Ebooks, Streaming Resources Grow as Libraries Close Branches

Demand for popular ebooks, digital audiobooks, comics, music, and streaming video has spiked as library branches close and patrons are asked to stay at home due to the COVID-19 pandemic.

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Demand for popular ebooks, digital audiobooks, comics, music, and streaming video has spiked as library branches close and patrons are asked to stay at home due to the COVID-19 pandemic. In response, hoopla last week announced that more than 1,100 “Bonus Borrows” selections would be temporarily free to lend on its pay-per-circ model, and OverDrive has waived fees through June for its Instant Digital Card (IDC) service, enabling libraries to sign up new patrons remotely. Library Ideas began offering no-contract, month-to-month subscriptions for its Freegal music service, as well as temporary, free upgrades to 24-hour per day streaming for existing library customers for the next six months. Publishers including Penguin Random House, HarperCollins, and dozens of others announced temporary discounts, reduced cost-per-circ pricing, and other special offers for ebooks, audiobooks, and other electronic content.

More than 30 new library systems and consortia have adopted the Instant Digital Card recently, bringing the total to 70 libraries that have signed up 25,000 new library patrons remotely in March alone, David Burleigh, director of brand marketing and communication for Rakuten OverDrive, told LJ.

Even in the earliest stages of branch closures, vendors were seeing increased demand for electronic content. Tom Mercer, SVP of digital products for bibliotheca, on March 19th told LJ that bibliotheca’s cloud library had experienced 164 percent more downloads that week than the prior week, and that 60 percent more holds were placed on the 18th, compared to the prior Wednesday.

“We're reacting to it,” Mercer said. “We're busier than we've ever been” helping libraries launch the cloud library platform or expand digital collections.

Brian Downing, CEO of Library Ideas, said that “there has been a substantial increase in interest in our digital products, especially Freegal due to the 24 hour streaming upgrade and the at-will contract." He added that the company was "very proud of our licensing partners" for helping libraries by quickly making these terms possible. By comparison, sales of Vox Books, the company's line of physical read-alongs, have slowed as branches have closed, which Downing said was not surprising. In addition to a 15 percent discount on orders of physical materials placed this month, Library Ideas is also holding shipments on request until its customers are ready to reopen.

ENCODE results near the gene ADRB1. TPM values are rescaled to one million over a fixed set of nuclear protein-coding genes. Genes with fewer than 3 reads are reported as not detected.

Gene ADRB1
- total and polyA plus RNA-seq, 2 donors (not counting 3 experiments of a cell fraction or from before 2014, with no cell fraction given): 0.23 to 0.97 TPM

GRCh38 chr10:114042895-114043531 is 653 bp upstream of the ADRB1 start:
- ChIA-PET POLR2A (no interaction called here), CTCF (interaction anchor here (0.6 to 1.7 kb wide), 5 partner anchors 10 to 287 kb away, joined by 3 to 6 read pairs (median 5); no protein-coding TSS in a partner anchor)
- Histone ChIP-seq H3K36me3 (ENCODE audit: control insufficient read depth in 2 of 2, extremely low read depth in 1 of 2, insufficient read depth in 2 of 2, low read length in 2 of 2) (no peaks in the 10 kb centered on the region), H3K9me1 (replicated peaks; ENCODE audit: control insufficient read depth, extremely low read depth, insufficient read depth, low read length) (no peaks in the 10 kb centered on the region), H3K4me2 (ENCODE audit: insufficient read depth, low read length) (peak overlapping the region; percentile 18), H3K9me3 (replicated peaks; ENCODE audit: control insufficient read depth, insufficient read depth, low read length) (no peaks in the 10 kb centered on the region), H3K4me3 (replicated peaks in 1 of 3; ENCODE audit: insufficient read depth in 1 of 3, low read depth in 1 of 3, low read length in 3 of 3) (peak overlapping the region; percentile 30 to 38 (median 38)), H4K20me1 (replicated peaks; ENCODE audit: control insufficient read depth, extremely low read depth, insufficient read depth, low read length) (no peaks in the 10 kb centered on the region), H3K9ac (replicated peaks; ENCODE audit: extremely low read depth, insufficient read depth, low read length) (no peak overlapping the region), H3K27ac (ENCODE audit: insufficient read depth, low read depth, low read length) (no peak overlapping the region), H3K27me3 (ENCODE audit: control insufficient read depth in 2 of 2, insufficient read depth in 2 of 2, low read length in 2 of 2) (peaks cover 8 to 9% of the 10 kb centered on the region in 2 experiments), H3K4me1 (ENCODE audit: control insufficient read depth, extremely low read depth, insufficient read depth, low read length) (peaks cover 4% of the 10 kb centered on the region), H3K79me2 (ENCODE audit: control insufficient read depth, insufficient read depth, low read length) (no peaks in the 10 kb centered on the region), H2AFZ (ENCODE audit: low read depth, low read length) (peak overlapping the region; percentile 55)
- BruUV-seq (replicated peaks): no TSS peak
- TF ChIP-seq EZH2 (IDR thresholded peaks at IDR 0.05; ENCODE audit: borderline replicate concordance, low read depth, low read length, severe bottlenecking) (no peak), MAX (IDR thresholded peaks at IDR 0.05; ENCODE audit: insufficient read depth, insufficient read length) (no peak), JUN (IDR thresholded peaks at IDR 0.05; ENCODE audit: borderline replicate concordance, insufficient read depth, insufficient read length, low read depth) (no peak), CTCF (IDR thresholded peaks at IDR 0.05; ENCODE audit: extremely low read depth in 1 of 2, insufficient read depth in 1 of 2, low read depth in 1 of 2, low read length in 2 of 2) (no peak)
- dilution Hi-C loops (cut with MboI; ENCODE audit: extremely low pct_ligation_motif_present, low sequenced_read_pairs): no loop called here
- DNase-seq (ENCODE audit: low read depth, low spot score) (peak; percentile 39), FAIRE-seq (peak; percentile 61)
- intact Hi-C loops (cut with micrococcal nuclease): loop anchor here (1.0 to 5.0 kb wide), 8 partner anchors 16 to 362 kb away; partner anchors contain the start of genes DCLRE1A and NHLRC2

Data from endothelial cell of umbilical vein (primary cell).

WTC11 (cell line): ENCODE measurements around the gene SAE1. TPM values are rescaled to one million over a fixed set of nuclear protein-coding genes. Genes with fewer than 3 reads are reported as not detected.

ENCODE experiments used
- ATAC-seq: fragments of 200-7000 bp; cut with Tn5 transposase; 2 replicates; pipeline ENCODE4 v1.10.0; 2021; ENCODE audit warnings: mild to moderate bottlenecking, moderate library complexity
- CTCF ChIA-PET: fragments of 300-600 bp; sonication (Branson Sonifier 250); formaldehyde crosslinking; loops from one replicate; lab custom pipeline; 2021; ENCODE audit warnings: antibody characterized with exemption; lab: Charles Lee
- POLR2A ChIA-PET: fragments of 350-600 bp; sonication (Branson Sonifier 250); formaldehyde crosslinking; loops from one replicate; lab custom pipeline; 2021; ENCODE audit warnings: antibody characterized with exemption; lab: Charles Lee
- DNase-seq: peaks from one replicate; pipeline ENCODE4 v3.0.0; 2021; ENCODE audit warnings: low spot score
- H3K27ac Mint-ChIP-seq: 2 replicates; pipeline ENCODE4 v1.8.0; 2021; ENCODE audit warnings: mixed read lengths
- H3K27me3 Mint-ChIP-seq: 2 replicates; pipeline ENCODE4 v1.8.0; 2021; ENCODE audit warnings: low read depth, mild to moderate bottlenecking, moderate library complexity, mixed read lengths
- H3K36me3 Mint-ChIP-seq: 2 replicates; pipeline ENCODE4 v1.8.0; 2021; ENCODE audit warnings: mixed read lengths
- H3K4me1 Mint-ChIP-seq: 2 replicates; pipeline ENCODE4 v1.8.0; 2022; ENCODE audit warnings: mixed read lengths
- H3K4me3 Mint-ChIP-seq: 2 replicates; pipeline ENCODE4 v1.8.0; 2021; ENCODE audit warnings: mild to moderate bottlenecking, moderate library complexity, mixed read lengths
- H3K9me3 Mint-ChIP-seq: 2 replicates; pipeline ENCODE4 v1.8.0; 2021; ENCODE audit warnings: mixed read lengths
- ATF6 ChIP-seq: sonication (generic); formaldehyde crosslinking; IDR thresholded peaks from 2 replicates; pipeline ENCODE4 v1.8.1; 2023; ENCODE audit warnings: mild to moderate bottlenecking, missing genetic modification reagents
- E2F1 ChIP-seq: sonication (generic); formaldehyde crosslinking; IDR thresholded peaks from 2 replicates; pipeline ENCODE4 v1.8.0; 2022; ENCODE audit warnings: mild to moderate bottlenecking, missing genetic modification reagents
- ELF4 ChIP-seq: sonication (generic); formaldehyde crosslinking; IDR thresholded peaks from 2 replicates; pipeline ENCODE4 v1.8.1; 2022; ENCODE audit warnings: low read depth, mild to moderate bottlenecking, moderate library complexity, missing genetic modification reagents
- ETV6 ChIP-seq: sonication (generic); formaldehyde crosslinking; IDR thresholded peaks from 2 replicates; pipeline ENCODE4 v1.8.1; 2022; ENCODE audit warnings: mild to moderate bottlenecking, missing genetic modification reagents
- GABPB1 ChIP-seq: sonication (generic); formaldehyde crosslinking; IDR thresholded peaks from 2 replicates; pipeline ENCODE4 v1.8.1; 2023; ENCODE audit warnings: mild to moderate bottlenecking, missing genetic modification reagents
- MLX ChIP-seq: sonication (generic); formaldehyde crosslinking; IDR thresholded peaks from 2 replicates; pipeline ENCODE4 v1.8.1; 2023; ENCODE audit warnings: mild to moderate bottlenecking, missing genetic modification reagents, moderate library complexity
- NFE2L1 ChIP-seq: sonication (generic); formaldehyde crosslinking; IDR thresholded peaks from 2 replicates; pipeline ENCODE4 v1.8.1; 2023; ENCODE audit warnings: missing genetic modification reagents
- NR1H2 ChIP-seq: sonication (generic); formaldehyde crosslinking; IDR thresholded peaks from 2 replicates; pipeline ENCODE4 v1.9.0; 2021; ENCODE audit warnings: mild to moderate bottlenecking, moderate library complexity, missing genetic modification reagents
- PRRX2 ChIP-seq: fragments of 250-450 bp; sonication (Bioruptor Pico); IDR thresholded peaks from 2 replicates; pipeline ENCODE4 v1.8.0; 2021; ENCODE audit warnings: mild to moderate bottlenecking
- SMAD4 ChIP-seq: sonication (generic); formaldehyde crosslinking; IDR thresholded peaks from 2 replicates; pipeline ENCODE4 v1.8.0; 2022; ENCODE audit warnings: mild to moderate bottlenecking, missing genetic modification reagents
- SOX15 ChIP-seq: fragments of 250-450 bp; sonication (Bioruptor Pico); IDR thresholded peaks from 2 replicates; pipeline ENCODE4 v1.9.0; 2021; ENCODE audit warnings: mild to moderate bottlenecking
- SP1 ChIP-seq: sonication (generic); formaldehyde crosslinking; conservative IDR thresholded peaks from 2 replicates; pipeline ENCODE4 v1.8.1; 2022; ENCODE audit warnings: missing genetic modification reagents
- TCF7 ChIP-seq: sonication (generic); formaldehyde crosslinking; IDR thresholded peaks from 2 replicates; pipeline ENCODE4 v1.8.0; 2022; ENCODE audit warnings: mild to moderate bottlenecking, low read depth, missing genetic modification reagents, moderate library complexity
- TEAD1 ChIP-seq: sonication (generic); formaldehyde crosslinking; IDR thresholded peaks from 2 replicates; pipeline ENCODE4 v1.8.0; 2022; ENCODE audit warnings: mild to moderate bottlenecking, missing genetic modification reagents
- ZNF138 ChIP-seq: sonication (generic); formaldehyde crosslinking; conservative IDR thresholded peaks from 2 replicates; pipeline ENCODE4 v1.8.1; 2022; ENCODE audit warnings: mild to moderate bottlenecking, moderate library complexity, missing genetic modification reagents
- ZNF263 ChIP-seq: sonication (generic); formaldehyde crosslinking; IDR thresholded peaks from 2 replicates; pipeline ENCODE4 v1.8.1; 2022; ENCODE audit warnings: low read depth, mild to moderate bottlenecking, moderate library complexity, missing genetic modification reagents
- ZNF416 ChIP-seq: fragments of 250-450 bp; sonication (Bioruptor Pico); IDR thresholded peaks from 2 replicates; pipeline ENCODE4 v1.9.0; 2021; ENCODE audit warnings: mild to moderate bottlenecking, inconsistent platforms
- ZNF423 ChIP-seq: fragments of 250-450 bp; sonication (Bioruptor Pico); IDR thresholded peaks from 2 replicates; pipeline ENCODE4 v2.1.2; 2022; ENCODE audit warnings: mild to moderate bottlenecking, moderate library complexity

At OverDrive, Burleigh said it was too early to provide numbers on circulation increases linked specifically to COVID-19 closures, but told LJ last week that “libraries and librarians are seeing daily records in circulation, holds, and onboarding new users” for ebooks and other electronic content in recent days. Juvenile fiction and nonfiction have led these increases, he said, perhaps because schools have closed.

Many libraries have been proactive with digital collections management as branches have closed, he added, curating shelves and surfacing backlist titles that are currently available and of interest, and making some frontlist titles available on a first come, first served basis using OverDrive’s “lucky day” feature.

“Hundreds of libraries have created always-available collections—with the low-cost and no-cost catalogs now available—and are effectively using curation and the lucky day feature to increase choice and reduce barriers for first-time users,” Burleigh said.

Other general strategies include highlighting staff-selected backlist titles with one-ebook, one-user licenses; taking advantage of special offers that publishers have recently announced; surfacing per-circ collections and raising patron checkout limits on that content; and lifting restrictions on borrowers, such as enabling patrons with overdue fees to access streaming content or borrow ebooks.